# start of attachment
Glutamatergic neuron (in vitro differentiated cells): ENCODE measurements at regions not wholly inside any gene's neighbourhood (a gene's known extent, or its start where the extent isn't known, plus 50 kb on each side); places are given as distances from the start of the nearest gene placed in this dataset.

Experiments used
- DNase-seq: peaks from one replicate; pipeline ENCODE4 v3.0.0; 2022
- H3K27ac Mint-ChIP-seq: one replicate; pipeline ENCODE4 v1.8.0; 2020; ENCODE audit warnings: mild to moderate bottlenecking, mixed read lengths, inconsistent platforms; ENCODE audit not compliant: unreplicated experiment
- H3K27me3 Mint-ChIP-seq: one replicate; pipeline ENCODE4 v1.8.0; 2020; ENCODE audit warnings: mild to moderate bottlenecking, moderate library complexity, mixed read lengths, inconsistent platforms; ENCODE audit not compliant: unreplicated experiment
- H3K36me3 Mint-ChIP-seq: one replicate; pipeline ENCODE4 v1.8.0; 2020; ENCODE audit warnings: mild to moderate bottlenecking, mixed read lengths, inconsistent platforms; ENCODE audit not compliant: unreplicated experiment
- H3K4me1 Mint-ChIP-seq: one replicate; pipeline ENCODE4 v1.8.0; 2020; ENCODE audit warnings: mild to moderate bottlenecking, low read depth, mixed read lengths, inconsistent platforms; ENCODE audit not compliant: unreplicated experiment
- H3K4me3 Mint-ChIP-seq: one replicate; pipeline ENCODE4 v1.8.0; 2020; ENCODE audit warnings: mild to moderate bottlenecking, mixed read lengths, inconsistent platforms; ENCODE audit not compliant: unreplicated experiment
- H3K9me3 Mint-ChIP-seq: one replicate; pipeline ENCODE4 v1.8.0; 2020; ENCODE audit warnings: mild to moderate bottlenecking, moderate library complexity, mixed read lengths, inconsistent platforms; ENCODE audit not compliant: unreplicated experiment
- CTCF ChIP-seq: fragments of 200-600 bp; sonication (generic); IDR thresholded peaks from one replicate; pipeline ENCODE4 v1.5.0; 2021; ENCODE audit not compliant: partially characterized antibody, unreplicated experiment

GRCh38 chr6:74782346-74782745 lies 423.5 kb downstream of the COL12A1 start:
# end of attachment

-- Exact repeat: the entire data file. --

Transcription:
Glutamatergic neuron (in vitro differentiated cells): ENCODE measurements at regions not wholly inside any gene's neighbourhood (a gene's known extent, or its start where the extent isn't known, plus 50 kb on each side); places are given as distances from the start of the nearest gene placed in this dataset.

Experiments used
- DNase-seq: peaks from one replicate; pipeline ENCODE4 v3.0.0; 2022
- H3K27ac Mint-ChIP-seq: one replicate; pipeline ENCODE4 v1.8.0; 2020; ENCODE audit warnings: mild to moderate bottlenecking, mixed read lengths, inconsistent platforms; ENCODE audit not compliant: unreplicated experiment
- H3K27me3 Mint-ChIP-seq: one replicate; pipeline ENCODE4 v1.8.0; 2020; ENCODE audit warnings: mild to moderate bottlenecking, moderate library complexity, mixed read lengths, inconsistent platforms; ENCODE audit not compliant: unreplicated experiment
- H3K36me3 Mint-ChIP-seq: one replicate; pipeline ENCODE4 v1.8.0; 2020; ENCODE audit warnings: mild to moderate bottlenecking, mixed read lengths, inconsistent platforms; ENCODE audit not compliant: unreplicated experiment
- H3K4me1 Mint-ChIP-seq: one replicate; pipeline ENCODE4 v1.8.0; 2020; ENCODE audit warnings: mild to moderate bottlenecking, low read depth, mixed read lengths, inconsistent platforms; ENCODE audit not compliant: unreplicated experiment
- H3K4me3 Mint-ChIP-seq: one replicate; pipeline ENCODE4 v1.8.0; 2020; ENCODE audit warnings: mild to moderate bottlenecking, mixed read lengths, inconsistent platforms; ENCODE audit not compliant: unreplicated experiment
- H3K9me3 Mint-ChIP-seq: one replicate; pipeline ENCODE4 v1.8.0; 2020; ENCODE audit warnings: mild to moderate bottlenecking, moderate library complexity, mixed read lengths, inconsistent platforms; ENCODE audit not compliant: unreplicated experiment
- CTCF ChIP-seq: fragments of 200-600 bp; sonication (generic); IDR thresholded peaks from one replicate; pipeline ENCODE4 v1.5.0; 2021; ENCODE audit not compliant: partially characterized antibody, unreplicated experiment

GRCh38 chr6:74782346-74782745 lies 423.5 kb downstream of the COL12A1 start: